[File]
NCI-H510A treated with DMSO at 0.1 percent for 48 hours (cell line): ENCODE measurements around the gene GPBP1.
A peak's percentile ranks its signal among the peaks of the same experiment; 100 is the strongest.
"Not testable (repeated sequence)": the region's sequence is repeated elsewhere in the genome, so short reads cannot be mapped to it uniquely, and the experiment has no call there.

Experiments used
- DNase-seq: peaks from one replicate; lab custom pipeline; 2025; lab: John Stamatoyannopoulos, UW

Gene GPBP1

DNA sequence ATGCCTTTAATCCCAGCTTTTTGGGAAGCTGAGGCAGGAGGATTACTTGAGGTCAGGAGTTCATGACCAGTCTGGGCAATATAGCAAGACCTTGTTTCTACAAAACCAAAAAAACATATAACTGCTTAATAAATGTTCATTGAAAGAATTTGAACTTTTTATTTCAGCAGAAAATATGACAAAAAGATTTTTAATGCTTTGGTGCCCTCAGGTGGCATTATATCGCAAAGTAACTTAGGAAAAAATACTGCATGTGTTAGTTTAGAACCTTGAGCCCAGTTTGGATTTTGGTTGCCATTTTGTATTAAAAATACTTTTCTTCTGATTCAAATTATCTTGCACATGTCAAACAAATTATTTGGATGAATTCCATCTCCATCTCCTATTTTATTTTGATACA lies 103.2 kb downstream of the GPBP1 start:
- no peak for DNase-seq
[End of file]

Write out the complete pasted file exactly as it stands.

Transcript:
NCI-H510A treated with DMSO at 0.1 percent for 48 hours (cell line): ENCODE measurements around the gene GPBP1.
A peak's percentile ranks its signal among the peaks of the same experiment; 100 is the strongest.
"Not testable (repeated sequence)": the region's sequence is repeated elsewhere in the genome, so short reads cannot be mapped to it uniquely, and the experiment has no call there.

Experiments used
- DNase-seq: peaks from one replicate; lab custom pipeline; 2025; lab: John Stamatoyannopoulos, UW

Gene GPBP1

DNA sequence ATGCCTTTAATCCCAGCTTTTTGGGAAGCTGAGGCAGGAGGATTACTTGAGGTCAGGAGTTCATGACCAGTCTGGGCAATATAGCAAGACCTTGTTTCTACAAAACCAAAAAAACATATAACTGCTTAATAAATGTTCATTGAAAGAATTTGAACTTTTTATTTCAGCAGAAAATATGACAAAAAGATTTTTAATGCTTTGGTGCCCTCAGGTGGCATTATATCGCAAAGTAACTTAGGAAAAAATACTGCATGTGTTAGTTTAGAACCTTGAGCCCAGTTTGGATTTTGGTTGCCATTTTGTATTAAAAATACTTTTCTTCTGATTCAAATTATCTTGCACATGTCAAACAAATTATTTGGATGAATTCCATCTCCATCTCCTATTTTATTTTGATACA lies 103.2 kb downstream of the GPBP1 start:
- no peak for DNase-seq